Does the Human Rights Tribunal offer mediation?

3. Prepare for your mediation

Mediation is important. Sometimes, especially if you don't have strong evidence, it's the best chance you have to get what you want. You should prepare for it well.

Before your mediation, think about what you want and what you'd like the Respondent to do.

What you want

Some examples of what you want:

  • money
  • a public apology
  • to get your job back

If you're asking for money, you need to think about:

  • General : This is money you get for the damage to your dignity from being discriminated against. It's usually between $5,000 and $15,000, but the amount can be higher or lower.
  • Special damages: This is money you get to replace the money you lost or spent from being discriminated against. For example, the income you lost from a job or the money you spent to move to a new home.

What you’d like the Respondent to do

Some examples of things you might want the Respondent to agree to in a settlement agreement are to:

  • give you back your job or your apartment
  • make employees attend human rights training
  • change their policies
  • donate to a charity

A successful usually involves compromise from both sides. Think about what you're willing to give up and what you're not willing to give up. For example, you might be willing to accept less money, but you might insist that they change a certain policy that discriminates against some people.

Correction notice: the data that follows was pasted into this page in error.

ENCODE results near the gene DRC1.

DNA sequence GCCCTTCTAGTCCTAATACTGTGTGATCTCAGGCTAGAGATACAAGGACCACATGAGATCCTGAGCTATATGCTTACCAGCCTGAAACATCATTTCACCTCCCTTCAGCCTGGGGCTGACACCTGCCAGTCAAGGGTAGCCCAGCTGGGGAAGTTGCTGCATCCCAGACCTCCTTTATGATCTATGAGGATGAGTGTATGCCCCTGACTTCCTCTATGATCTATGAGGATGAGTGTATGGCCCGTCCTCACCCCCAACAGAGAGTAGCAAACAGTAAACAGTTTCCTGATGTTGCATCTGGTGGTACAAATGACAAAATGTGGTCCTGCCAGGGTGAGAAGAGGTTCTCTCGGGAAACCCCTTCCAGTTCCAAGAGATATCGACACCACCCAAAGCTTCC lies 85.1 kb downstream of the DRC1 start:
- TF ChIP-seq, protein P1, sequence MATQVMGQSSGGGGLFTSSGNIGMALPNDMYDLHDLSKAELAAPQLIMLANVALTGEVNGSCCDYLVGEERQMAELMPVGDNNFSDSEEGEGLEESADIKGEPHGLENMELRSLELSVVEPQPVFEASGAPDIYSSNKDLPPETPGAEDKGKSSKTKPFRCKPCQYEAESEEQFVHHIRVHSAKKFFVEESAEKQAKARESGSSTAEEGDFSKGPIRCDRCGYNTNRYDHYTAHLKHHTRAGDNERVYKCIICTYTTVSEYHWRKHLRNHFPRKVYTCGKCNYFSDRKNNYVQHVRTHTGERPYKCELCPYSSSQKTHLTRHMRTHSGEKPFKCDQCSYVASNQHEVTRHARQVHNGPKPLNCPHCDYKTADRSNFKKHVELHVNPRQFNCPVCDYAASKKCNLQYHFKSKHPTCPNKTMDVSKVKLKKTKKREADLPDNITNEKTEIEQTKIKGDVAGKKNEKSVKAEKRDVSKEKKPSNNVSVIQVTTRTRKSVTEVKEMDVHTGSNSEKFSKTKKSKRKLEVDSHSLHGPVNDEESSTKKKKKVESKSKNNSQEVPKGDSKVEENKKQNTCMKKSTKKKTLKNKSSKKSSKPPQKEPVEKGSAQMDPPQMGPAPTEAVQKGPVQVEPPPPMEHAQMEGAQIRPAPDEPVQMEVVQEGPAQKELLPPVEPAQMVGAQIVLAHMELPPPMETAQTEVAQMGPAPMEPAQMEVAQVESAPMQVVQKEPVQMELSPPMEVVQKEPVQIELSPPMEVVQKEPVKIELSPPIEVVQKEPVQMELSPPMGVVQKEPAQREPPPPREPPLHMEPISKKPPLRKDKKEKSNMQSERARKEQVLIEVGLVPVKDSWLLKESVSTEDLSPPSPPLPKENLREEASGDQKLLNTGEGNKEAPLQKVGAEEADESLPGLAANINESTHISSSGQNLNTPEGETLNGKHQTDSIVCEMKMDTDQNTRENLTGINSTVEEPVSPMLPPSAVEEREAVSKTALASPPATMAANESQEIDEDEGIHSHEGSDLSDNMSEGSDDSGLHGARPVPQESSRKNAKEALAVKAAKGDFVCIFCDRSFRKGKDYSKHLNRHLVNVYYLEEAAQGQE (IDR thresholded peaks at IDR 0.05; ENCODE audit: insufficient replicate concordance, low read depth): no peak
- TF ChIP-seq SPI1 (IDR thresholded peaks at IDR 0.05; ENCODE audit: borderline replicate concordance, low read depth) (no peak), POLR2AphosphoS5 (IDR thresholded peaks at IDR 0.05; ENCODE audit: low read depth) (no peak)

Remember that if you don't agree your case goes to a hearing. Hearings always have some risk. You could win a hearing and get everything you want, or you could lose and get nothing. Think about the strength of your case as you decide how flexible you want to be during mediation.

Organize your documents and evidence

Organize your documents and evidence. This can include things like:

  • letters from your landlord, employer, doctor, other service provider
  • Pictures or videos
  • Copies of the organization's policies, brochures, or other official documents
  • Copies of any employment contracts or your rental lease

You get to explain your side of the case to the Tribunal member who is in charge of the mediation. Make notes about what you want to say. The more organized you are, the easier it is to explain your case well.

There are no witnesses at a mediation. But list any witnesses you know and write down what you think they'd say at a hearing.

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